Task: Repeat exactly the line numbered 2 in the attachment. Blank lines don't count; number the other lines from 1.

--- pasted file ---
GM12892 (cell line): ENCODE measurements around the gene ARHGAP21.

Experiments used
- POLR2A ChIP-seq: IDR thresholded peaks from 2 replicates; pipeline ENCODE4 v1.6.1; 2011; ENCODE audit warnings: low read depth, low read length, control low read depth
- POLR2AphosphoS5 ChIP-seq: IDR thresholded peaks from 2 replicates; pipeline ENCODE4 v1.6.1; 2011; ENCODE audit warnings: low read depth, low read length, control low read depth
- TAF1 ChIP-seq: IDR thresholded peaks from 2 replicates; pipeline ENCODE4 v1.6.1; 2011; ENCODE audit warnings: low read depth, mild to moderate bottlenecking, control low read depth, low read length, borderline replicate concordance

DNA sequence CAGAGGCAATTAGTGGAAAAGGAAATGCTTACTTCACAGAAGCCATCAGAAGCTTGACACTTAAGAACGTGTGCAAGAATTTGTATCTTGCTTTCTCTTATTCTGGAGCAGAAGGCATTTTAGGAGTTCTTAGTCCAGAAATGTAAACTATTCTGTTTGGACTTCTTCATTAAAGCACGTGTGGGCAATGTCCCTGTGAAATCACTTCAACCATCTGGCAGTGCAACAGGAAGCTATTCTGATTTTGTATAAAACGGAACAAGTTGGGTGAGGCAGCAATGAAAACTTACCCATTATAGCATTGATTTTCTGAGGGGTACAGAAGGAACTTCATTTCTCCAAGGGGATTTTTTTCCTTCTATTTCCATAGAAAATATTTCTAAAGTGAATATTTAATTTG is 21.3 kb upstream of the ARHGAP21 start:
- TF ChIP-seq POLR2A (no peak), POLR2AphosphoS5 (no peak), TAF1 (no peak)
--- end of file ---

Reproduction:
Experiments used